• Increase font size
  • Default font size
  • Decrease font size
Home News Archive Bad Information

Bad Information

E-mail Print PDF

Usually the DCAA website is a good place to go for information regarding government contract accounting matters. It’s chock-full of helpful information, from the Contract Audit Manual to the Selected Areas of Cost Guidebook. It has a list of DCAA audit programs and a list of recently promulgated audit guidance (called MRDs for “Memoranda for Regional Directors”).

DCAA’s website has many checklists to assist contractors in understanding what auditors expect to see. For example, it has a Pre-Award Accounting System Adequacy Checklist and a Contract Pricing Proposal Adequacy Checklist, and it has an “Incurred Cost Submission” Adequacy Checklist and a Cost Impact Adequacy Tool.

DCAA’s available guidance includes the Information for Contractors pamphlet and the FAR Cost Principles Guide. In addition, there are links to “targeted information” presentations intended to “assist with audit issues that relate to small businesses.”

In sum, the DCAA website is a valuable resource and, if you are seeking to learn more about government contract cost accounting and/or compliance requirements, it’s a good place to start.

But beware.

Not all the information found on DCAA’s website is accurate. Nor is the audit agency’s interpretation of regulation always aligned with court decisions on those regulations. Some of the information you might want to see isn’t there; and some of the information you would expect to find is curiously unavailable. So take what you find there with a grain of salt, so to speak, and make sure you check DCAA’s interpretations against other resources.

We can be more specific with respect to our warning, if you’d like.

First and foremost, be advised that DCAA’s guidance and checklists and interpretations lack regulatory effect. What that means is that DCAA’s point of view doesn’t carry the weight of the statutory and/or regulatory language itself. If it comes to litigation, most Judges are going to look to the language first, rather than to DCAA’s interpretation of that language.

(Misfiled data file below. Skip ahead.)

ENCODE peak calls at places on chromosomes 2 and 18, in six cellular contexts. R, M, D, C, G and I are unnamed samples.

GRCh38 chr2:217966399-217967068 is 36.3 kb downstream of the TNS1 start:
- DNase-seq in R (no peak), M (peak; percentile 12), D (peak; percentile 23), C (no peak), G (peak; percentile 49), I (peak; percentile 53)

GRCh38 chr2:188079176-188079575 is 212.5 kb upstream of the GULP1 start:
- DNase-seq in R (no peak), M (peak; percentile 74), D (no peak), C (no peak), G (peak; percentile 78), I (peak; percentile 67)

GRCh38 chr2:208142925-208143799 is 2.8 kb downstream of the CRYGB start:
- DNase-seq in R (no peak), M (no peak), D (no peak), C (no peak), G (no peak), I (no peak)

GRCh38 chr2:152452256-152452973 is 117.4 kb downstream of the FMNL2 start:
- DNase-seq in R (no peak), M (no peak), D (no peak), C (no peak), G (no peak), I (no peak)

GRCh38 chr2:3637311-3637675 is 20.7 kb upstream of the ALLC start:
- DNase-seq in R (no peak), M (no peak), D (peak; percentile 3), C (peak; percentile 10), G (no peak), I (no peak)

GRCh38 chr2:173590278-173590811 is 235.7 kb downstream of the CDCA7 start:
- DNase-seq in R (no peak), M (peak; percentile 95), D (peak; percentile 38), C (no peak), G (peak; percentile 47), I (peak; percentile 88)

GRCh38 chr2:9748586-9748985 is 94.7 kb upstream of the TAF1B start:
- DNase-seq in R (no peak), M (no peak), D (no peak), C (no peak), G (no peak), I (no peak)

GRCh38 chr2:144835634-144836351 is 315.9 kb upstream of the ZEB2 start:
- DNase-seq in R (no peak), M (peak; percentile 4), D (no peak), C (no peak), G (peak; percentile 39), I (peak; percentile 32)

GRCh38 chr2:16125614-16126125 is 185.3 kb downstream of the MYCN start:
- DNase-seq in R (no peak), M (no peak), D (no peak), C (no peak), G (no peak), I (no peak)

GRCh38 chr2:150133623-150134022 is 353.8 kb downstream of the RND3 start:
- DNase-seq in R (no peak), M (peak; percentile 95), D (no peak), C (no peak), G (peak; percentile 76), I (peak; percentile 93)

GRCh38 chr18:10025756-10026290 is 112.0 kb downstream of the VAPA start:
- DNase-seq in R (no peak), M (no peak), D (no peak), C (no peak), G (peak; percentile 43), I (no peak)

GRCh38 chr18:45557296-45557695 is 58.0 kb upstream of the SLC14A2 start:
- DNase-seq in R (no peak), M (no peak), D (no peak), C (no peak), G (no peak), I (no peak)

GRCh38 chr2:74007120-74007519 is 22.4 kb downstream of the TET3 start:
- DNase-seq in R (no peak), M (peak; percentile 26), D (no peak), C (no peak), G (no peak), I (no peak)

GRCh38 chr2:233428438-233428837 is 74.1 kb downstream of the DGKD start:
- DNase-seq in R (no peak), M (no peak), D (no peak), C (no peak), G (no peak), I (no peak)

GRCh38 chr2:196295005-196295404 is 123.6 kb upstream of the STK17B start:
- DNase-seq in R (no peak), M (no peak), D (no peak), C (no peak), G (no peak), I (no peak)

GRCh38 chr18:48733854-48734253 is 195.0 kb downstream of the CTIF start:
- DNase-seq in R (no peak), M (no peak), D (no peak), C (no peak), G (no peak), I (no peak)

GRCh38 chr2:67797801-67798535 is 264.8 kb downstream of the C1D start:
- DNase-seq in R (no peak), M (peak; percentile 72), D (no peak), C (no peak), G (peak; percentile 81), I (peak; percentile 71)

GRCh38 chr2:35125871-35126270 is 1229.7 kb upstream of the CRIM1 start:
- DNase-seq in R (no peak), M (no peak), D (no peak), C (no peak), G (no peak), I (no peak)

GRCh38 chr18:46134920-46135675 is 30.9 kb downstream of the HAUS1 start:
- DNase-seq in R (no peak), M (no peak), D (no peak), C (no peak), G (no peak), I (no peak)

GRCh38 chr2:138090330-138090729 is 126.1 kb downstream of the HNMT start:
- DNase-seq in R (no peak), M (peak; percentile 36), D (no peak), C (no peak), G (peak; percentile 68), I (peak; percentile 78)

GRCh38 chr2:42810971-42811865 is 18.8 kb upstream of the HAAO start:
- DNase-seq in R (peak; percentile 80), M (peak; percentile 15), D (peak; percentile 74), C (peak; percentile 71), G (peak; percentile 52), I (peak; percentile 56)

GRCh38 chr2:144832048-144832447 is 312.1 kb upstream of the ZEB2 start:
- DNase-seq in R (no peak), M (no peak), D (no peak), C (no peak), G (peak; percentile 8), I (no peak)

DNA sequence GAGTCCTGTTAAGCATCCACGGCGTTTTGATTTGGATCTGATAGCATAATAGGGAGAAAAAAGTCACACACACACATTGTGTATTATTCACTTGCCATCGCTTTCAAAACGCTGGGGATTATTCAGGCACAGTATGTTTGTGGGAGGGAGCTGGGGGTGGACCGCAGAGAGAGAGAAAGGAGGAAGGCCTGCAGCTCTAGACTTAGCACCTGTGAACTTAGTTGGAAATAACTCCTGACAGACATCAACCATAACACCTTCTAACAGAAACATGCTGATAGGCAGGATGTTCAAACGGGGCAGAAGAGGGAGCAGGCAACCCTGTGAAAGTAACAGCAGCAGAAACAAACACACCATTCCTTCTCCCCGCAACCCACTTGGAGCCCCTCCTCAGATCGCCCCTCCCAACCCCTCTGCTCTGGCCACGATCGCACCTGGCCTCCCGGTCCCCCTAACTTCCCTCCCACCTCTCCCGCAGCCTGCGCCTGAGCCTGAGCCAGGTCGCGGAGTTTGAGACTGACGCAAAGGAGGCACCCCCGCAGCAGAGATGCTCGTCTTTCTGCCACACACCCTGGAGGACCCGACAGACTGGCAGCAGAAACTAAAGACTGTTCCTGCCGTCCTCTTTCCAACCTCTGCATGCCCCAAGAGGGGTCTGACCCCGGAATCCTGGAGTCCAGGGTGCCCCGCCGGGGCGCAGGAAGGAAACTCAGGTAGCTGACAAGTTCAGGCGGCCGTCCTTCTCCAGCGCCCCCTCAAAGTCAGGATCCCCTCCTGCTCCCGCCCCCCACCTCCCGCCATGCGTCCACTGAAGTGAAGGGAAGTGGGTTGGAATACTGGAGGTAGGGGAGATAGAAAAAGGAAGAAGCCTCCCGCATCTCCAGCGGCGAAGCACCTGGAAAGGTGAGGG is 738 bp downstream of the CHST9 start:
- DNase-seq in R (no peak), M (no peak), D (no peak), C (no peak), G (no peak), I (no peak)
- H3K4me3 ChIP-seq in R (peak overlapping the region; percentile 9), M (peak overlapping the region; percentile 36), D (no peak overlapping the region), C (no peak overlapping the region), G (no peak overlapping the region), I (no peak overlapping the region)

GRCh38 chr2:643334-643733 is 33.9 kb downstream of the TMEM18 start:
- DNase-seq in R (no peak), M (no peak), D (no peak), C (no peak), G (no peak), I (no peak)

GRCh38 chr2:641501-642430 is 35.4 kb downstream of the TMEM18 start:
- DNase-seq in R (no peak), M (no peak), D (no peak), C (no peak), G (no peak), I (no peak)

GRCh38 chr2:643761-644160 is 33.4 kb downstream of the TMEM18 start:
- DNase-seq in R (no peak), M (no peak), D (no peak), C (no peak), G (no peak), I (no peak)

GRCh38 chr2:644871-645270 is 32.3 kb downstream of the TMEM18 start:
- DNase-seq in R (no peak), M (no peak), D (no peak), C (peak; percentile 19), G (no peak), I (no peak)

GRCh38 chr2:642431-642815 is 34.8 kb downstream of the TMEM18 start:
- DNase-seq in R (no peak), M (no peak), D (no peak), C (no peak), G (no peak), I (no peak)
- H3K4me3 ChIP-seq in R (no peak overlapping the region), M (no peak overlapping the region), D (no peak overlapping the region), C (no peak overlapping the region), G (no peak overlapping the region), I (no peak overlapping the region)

Think of it this way: if the government was always right, we’d never need to prepare taxes every year. We’d just tell the IRS how much money we had made, and then they would tell us how much we owed in taxes. But it doesn’t work that way, does it? Instead, we have tax programs and tax preparers and accountants and bookkeepers, who help us navigate the complex tax rules so that we can (legitimately) minimize our taxes. Same thing here. We don't ask DCAA to calculate our indirect rates for the same reason we don't ask the IRS to calculate our taxes for us.

The next thing to discuss is the missing information. DCAA’s list of MRDs has curious gaps in it. MRDs are posted late (if at all) and then they disappear when incorporated into the Contract Audit Manual. There is no published record of MRD disposition; you can’t tell when an MRD was incorporated and you can’t tell where it was incorporated. For example, there was some audit guidance published in the second half of 2017 (or in the first half of government fiscal year 2018, if you will) that discussed DCAA’s view of how subcontractor cost and/or price analyses was to be provided in a prime contractor’s proposal. The MRD disappeared after about 30 days. Where did it go? Was it incorporated into the CAM? If so, where? We don’t know and DCAA won’t tell us.

Looking at the CAM itself, we noted that Chapter 5 “is currently being rewritten.” That’s not particularly helpful if you are researching how DCAA would audit “policies, procedures, and internal controls relative to accounting and management systems”—i.e., the six DFARS contractor business systems.

Similarly, the Selected Areas of Cost Guidebook is missing critical information. There are 75 Chapters, each devoted to a separate area of cost, but several Chapters are “under construction” and have no content. For example, Chapter 10 (Compensation for Personal Services) is missing. This is a critical topic that has formed the basis for several high-profile disputes (the majority of which were lost by the government, based on a flawed DCAA audit approach). If you wanted to understand DCAA’s current position on the allowability of compensation costs, you’d be out of luck. Ditto Chapter 22 (Economic Planning Costs) and Chapter 27 (Fines, Penalties and Mischarging Costs). Point made, we trust.